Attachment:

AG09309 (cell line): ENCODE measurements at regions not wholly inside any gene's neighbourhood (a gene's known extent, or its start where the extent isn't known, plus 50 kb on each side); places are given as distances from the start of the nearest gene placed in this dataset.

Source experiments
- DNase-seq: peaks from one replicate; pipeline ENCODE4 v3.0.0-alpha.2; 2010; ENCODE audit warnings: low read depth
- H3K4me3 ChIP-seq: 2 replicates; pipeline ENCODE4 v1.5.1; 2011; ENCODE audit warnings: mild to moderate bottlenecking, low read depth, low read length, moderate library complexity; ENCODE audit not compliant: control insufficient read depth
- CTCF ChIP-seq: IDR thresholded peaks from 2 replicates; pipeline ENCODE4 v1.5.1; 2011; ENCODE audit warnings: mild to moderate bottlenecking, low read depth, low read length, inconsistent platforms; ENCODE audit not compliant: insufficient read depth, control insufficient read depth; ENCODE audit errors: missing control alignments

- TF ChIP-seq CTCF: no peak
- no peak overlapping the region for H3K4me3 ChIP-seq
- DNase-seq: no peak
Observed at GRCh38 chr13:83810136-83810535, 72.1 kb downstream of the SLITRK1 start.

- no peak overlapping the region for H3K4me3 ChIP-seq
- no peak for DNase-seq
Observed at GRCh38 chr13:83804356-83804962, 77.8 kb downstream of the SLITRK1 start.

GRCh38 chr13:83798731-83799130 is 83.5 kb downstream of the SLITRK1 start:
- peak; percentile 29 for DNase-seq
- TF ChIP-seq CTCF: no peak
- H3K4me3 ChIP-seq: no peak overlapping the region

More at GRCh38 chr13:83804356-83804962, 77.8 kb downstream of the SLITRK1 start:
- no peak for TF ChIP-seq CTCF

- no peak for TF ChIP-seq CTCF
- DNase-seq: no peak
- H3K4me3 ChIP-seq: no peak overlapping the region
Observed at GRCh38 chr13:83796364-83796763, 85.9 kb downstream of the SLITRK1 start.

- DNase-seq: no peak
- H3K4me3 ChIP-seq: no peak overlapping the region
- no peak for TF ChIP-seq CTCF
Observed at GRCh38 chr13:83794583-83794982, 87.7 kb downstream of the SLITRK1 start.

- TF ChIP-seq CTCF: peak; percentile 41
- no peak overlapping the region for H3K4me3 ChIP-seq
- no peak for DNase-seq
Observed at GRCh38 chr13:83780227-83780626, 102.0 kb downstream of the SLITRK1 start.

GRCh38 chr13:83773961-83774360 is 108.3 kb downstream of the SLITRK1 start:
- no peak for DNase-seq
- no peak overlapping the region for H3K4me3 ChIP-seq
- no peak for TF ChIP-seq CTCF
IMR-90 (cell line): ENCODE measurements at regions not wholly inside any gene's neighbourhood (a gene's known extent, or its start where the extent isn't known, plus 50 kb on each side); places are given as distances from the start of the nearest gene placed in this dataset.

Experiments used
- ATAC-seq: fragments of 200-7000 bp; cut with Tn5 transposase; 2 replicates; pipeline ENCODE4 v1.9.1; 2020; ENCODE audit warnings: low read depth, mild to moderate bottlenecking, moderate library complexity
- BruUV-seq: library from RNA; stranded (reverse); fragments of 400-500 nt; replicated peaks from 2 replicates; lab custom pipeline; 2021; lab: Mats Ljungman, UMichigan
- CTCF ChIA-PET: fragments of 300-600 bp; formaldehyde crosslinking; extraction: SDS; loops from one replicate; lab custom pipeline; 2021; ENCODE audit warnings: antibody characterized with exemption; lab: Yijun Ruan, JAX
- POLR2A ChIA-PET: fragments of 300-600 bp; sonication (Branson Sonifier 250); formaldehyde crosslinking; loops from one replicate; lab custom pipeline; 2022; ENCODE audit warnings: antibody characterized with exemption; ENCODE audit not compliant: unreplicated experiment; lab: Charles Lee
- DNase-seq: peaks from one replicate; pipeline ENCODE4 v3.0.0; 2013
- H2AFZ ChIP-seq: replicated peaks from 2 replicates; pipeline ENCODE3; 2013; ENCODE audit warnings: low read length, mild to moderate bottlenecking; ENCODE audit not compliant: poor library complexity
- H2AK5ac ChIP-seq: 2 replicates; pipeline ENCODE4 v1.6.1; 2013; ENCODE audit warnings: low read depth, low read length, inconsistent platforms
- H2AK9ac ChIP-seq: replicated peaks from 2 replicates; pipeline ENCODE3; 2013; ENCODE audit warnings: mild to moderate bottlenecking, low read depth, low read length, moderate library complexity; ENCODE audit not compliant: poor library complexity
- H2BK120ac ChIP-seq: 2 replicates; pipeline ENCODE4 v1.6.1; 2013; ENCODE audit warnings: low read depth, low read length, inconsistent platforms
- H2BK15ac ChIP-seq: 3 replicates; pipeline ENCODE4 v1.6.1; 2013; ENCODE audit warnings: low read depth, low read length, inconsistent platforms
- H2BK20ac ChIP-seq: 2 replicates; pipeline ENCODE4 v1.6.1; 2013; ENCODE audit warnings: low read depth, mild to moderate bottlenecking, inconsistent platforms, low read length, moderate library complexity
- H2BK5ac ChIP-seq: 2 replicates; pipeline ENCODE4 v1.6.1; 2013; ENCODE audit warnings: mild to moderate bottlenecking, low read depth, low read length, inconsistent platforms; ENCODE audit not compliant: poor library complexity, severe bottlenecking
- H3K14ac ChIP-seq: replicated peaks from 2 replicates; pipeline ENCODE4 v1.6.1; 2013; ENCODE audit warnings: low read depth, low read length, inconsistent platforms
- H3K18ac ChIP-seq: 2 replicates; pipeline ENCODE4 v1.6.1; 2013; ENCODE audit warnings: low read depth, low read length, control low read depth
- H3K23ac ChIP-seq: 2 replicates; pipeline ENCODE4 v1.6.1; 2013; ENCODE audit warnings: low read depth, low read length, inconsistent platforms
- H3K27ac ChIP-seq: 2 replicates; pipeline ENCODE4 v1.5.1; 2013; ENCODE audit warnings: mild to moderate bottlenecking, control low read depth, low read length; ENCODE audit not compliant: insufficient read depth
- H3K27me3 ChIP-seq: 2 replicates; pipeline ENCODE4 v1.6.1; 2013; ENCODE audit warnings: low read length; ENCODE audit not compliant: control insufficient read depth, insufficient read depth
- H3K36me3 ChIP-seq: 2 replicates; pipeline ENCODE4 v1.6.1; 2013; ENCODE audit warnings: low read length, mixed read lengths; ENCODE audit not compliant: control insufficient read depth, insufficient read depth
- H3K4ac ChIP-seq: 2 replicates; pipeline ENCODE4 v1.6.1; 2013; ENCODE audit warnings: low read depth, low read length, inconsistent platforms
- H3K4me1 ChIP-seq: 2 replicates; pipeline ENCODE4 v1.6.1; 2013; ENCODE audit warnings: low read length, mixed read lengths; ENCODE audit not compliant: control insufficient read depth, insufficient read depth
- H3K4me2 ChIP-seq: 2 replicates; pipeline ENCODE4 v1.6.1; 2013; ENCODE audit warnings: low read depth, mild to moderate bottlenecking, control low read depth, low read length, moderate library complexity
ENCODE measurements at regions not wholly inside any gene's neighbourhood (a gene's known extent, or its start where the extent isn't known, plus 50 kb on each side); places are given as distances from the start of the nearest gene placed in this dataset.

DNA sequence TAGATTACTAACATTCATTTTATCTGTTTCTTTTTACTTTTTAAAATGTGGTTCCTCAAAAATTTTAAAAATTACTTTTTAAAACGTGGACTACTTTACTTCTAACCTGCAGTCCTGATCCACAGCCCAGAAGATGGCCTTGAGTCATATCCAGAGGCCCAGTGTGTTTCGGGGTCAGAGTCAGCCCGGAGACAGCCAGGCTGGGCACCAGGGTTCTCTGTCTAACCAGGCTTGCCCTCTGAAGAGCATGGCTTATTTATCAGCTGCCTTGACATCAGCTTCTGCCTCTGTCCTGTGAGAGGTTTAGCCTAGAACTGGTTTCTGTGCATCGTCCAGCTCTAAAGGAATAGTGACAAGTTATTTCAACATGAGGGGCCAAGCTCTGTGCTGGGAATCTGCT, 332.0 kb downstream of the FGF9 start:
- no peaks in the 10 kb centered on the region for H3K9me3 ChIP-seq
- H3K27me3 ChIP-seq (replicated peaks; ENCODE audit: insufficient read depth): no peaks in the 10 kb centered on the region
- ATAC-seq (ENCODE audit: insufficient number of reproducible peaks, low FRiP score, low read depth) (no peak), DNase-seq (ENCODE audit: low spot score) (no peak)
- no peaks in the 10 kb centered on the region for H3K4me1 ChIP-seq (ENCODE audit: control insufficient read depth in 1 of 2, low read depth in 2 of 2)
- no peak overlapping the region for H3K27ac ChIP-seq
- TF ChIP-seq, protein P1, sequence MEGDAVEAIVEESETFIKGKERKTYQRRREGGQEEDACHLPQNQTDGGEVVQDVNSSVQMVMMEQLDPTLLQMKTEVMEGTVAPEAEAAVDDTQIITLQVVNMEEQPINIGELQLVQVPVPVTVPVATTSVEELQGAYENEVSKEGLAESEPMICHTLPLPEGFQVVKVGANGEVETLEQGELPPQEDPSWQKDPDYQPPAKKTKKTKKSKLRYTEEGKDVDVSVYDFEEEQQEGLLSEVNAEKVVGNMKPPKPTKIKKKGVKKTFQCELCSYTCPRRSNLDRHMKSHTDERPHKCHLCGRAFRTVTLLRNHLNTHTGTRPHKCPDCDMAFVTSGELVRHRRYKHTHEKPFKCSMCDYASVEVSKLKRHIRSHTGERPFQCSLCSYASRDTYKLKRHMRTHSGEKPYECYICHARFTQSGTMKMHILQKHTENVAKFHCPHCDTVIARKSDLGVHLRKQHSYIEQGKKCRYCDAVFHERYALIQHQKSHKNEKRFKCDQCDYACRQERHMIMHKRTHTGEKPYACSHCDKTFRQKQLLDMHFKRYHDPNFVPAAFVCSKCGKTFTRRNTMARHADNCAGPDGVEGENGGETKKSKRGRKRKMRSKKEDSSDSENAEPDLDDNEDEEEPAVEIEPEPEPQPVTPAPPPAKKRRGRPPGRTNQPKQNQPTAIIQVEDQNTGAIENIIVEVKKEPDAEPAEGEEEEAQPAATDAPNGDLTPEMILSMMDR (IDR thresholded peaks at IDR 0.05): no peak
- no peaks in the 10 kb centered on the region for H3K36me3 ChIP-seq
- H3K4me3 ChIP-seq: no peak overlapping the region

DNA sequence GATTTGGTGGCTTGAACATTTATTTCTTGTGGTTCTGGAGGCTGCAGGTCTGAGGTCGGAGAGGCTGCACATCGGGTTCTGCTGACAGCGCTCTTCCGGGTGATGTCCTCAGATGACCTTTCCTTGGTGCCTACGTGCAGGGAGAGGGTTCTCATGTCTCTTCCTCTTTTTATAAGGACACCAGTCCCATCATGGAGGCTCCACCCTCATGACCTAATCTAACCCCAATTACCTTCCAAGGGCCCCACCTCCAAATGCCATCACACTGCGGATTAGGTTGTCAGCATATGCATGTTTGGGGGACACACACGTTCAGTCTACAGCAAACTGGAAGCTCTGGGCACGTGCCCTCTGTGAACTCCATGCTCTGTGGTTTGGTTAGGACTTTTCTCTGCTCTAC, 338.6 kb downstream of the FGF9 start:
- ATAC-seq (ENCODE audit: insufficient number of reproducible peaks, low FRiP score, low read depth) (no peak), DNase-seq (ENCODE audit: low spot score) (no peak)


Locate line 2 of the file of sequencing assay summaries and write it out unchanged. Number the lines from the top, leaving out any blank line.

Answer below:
Source experiments